They are writers who captured the spirit of their generations, the authors of classic books that we read underneath the covers with a flashlight after Mom and Dad had mined off the brand-new black-and-white console TV, the books that we carried around with us during the struggle for civil rights, that we read on the beach when Watergate was just another hotel, when Monica Lewinsky was just another White House intern. But they're in a different era now, one that new authors are helping to define. So, what happened to the literary stars of yesteryear? Some fled the public eye altogether; some are still writing books; some are lazing about in hot tubs atop secluded mountains (we'll get to that guy later). Here's a look at some of our best-love writers--where they were then, and what they' re doing today.
Back in 1960, she wrote what would become one of the most famous novels in American history. But what has she been up to since then?
Harper Lee To Kill a Mockingbird, 1960
More than forty years ago, she emerged with a book that could legitimately be called the Great American Novel, one that still sells hundreds of thousands of copies each year (see chart, page 41). But then she disappeared, didn't publish anything else, and now doesn't do interviews and rarely appears in public. So, what's Harper Lee been up to since To Kill a Mockingbird? She now divides her time between Monroeville, Alabama, where she lives with her older sister, Alice, a lawyer, and New York City, where she keeps an apartment. In both cities, she leads a quiet, humble life. And if she's been writing, nobody's talking. "She's not a recluse," explains Lee's agent, Sam Pinkus. "She lives a very full life out of the public eye." Pat Childs, a waitress at Radley's Fountain Grille, a Monroeville restaurant named after Lee's character Boo Radley, calls Lee "quiet and reserved." Childs says that Lee, a regular customer, usually orders the soup of the day and a chicken salad and tips generously, but, like Boo Radley, prefers to keep to herself. "If she was in here, you wouldn't even know," Childs says.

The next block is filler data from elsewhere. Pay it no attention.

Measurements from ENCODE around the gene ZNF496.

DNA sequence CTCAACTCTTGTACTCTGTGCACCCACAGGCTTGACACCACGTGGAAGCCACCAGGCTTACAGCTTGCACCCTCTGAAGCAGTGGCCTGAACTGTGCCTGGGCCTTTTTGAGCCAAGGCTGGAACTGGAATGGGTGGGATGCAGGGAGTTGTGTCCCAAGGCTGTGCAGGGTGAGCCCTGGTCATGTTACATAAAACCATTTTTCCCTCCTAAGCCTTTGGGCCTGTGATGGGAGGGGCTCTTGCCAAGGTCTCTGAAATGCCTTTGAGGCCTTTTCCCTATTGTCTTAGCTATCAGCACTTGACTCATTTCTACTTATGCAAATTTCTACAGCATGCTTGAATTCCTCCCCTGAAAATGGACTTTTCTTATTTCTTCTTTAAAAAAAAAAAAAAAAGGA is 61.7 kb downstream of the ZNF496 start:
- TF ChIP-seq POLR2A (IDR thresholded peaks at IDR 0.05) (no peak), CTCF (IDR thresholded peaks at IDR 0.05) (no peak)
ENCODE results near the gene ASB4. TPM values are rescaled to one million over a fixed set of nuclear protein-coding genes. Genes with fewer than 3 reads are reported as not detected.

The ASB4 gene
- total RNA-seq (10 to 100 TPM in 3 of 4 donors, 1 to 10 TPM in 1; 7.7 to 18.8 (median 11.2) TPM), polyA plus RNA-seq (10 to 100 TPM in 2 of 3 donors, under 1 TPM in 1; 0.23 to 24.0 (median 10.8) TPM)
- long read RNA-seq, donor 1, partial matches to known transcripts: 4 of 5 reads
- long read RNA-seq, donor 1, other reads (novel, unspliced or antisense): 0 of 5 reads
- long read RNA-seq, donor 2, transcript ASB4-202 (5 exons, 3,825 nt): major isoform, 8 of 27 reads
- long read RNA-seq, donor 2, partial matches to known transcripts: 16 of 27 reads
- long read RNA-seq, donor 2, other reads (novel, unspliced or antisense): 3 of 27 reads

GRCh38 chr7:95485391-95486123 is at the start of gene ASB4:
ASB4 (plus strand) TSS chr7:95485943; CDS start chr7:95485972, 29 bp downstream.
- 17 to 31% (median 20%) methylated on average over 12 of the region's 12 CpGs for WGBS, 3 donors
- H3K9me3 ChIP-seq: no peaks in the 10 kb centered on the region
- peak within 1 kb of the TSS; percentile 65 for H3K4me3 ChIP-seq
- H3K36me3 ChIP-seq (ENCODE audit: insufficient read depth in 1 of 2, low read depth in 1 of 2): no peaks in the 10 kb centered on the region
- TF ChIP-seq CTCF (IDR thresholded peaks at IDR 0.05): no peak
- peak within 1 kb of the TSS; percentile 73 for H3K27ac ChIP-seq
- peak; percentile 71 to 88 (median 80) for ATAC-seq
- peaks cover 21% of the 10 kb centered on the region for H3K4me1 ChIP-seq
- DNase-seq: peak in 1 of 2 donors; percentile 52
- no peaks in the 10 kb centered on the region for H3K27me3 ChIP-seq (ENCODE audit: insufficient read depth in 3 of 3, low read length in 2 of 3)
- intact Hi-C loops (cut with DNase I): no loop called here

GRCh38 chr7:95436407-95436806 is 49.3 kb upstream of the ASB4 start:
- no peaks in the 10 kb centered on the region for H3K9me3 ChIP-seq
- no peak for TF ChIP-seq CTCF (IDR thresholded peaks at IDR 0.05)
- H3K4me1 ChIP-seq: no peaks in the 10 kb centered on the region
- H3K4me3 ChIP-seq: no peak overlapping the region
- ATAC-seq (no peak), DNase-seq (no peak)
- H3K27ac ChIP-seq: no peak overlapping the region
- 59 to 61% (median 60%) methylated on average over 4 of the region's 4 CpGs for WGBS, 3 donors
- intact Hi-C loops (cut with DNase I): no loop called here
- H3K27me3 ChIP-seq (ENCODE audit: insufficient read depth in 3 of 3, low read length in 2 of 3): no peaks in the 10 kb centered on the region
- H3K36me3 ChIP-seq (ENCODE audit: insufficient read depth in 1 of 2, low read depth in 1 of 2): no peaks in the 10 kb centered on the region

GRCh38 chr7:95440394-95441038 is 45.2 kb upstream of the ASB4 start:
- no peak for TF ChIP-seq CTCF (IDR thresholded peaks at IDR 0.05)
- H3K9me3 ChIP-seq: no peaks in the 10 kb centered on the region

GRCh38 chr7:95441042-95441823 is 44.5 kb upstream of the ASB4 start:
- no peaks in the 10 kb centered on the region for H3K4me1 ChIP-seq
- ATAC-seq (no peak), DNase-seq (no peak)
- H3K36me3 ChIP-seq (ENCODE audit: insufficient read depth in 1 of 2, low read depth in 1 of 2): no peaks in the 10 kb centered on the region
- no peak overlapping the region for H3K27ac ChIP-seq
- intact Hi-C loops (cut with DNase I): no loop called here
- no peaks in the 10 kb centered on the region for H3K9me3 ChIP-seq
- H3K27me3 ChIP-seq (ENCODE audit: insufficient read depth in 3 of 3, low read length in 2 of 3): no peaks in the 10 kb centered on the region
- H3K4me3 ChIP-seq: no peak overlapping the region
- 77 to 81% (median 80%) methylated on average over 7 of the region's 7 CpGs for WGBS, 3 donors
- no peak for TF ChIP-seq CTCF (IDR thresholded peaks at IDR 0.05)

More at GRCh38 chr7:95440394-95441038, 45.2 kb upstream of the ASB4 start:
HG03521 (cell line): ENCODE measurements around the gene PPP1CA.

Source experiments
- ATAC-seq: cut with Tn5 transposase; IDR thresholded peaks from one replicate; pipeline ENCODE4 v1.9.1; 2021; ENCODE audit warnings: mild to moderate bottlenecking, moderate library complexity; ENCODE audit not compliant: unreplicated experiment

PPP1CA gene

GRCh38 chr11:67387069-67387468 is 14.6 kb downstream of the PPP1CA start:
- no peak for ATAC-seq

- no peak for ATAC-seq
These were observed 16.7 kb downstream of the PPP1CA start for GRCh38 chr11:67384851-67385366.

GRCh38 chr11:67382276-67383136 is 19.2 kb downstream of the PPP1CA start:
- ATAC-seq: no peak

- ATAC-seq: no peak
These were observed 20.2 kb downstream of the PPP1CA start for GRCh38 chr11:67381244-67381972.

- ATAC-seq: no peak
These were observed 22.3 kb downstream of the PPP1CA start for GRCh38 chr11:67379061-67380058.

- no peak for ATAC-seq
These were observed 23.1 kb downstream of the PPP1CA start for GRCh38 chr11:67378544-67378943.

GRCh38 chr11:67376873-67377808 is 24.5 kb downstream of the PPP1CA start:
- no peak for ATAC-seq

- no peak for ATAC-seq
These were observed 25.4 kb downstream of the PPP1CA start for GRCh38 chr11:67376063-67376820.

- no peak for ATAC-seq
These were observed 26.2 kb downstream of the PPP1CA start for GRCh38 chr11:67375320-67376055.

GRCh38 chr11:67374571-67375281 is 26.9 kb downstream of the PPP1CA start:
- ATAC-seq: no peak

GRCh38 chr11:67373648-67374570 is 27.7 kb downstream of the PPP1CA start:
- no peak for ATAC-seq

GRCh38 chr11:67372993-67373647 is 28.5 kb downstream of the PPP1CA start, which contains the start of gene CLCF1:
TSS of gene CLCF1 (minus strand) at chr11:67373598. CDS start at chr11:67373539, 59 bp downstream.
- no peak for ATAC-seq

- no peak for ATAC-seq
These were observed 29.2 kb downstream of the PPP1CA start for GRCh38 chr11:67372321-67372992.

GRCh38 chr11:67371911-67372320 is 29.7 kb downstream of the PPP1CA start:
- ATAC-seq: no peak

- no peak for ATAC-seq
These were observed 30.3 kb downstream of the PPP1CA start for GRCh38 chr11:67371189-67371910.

S.E. Hinton The Outsiders, 1967
Of all the children's novels ever published, none has sold better than Charlotte's Web. "That damn bug still beats me," says S.E. Hinton, the author of the second-most-popular kids' book, The Outsiders, which Hinton wrote while still in high school. That book was one of five classic young-adult novels Hinton penned, four of which were made into movies. Afterward, Hinton took a break to raise her son in her native Tulsa, only writing a couple of picture books since 1979. "People think I've been sitting here in an ivory tower with minions or something. But I've been wandering around the Safeway wondering what to cook for dinner like everybody else," says Hinton, who still calls Tulsa her home ("I grew up here and my friends are here. There's nothing wrong with here," she explains). Now that Hinton's son is in college, she has finally returned to writing. Her first novel for adults, an adventure-horror book, is slated for next year. The tentative title: Hawkes Harbor. "For my writing to be any good, I have to be emotionally committed to it; for a long time, I was just emotionally committed to being a mother," Hinton says. "I didn't have anything left over."
Rod McKuen Listen to the Warm, 1967
Rod McKuen was to poetry in the 1960s and '70s what Stephen King was to horror writing in the '70s and '80s: He was so famous for it, it was as though no one else was even in the game. Listen to the Warm, his best-known book, was that rarest of publishing rarities: a blockbuster poetry collection. (The dedication read, "For E.--If you cry when we leave Paris / I'll buy you a teddy bear all soft and gold.") As a composer, his English version of Jacques Brel's "If You Go Away" has been recorded more than a thousand times. In the early 1980s, drained by the performing life and his own ubiquity, McKuen bought back the rights to all his books and records, taking them out of print. …